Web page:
A new digital service, called Ignite, will let carriers automatically add more apps to smartphones once they've been sold, and their owners won't be able to stop it.
No one likes ‘bloatware,' the apps and services pre-installed on Android smartphones and tablets by their manufacturers and by network operators. Not only do they eat into valuable on-board memory space, they may be unnecessary or, worse still, poor imitations of other apps -- such as navigation, note taking or music streaming services -- that owners actually do want to install and use.
And thanks to a company called Digital Turbine they may become even more common. Its new service, Ignite, allows both device manufacturers and the companies that sell subsidized handsets with a contract to push new apps out onto a consumer's device.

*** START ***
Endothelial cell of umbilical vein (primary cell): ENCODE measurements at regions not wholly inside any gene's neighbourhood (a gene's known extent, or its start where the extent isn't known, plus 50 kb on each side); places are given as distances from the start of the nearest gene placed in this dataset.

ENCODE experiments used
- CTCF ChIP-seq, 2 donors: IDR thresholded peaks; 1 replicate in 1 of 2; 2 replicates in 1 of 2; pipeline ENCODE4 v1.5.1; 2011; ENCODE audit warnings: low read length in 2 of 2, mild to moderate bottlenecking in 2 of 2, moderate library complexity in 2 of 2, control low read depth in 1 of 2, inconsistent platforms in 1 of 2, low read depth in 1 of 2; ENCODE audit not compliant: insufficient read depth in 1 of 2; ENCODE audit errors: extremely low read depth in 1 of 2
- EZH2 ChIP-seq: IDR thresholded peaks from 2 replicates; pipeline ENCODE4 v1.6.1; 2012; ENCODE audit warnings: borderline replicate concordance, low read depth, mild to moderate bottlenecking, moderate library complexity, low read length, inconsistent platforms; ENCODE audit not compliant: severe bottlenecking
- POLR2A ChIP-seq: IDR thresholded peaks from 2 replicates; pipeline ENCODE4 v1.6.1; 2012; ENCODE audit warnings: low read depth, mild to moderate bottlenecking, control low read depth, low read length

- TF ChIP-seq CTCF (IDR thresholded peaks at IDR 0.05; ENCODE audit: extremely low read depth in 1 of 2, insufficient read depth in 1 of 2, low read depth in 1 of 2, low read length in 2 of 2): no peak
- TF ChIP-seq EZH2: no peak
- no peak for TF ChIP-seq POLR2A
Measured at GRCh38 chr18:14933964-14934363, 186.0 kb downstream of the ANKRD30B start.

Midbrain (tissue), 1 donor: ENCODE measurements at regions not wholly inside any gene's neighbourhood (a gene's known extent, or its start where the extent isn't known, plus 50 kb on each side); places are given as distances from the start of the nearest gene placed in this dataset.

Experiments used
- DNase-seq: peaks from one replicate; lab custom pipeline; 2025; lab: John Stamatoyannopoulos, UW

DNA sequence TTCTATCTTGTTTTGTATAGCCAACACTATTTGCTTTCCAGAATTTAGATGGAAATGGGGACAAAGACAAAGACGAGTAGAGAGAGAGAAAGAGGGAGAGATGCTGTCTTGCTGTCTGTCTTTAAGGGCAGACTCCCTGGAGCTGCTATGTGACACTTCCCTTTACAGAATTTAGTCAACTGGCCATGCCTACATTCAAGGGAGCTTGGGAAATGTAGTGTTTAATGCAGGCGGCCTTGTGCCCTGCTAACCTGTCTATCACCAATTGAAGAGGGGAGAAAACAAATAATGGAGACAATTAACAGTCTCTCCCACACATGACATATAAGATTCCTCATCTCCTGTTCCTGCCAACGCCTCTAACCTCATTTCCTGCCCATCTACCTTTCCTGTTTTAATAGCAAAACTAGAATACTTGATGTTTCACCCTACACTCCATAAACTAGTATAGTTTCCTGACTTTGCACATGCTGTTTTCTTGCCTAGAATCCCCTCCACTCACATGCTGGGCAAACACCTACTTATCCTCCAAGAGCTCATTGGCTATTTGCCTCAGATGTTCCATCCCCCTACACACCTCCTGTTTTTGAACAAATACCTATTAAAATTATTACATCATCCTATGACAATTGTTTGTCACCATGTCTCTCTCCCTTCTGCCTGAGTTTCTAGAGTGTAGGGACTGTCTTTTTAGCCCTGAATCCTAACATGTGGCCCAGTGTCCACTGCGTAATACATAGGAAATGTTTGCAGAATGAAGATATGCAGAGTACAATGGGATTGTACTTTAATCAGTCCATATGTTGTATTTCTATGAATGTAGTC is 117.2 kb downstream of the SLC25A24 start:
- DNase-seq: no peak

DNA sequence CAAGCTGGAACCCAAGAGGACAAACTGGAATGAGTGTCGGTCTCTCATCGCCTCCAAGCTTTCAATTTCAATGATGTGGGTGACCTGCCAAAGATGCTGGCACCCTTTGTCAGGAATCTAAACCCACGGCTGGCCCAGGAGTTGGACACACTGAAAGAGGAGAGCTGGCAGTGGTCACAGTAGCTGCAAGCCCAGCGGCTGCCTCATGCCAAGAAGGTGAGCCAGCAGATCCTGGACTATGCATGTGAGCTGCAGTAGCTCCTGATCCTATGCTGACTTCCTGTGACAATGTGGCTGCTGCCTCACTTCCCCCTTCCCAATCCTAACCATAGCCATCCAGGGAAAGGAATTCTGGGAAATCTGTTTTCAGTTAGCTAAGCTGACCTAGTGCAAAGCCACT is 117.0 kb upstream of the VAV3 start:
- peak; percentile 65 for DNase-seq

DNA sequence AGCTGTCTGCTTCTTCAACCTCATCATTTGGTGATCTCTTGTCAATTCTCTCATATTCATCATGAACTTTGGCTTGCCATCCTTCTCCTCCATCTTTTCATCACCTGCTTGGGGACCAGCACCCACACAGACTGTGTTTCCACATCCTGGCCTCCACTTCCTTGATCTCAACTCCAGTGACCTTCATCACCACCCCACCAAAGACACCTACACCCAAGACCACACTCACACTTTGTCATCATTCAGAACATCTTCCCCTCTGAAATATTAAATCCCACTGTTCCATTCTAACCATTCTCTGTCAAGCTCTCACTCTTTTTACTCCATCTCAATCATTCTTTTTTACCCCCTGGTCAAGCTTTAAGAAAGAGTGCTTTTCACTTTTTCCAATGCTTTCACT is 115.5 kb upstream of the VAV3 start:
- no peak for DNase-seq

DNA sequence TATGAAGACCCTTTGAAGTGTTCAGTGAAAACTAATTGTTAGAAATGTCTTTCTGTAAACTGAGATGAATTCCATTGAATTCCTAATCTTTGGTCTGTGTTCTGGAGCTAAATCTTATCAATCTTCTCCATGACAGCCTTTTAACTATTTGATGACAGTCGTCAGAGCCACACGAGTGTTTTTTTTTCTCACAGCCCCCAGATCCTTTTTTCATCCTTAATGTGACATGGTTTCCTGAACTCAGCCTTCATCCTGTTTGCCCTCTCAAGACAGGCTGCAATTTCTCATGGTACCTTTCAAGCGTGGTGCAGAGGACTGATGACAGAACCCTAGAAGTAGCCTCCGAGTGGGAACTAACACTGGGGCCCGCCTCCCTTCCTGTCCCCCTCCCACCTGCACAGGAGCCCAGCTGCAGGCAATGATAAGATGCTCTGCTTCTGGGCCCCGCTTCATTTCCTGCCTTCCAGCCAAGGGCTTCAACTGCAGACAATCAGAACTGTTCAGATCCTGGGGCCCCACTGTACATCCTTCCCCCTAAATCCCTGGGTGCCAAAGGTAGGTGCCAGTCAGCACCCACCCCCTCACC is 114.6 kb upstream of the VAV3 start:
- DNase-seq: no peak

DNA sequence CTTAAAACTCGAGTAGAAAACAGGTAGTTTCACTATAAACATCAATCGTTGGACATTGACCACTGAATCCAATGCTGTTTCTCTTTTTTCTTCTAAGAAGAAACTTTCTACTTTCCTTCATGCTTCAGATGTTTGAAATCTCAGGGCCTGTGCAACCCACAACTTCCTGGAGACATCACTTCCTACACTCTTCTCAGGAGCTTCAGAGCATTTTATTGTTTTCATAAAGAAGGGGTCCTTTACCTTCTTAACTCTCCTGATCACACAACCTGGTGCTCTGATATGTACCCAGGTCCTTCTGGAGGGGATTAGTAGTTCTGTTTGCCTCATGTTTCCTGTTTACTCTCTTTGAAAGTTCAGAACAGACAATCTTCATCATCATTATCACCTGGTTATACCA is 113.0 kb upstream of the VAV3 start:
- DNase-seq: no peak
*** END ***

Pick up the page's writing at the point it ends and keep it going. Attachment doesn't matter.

The idea behind the new service, first reported on by Forbes, is to save companies time. Developing and authorizing ‘bloatware' apps is time consuming and Ignite will enable devices to ship and be sold more quickly without the apps which can then be pushed out as compulsory over the air updates at a later time.
According to Forbes, Digital Turbine's new service is legal and already boasts major US carriers Verizon and T-Mobile as customers.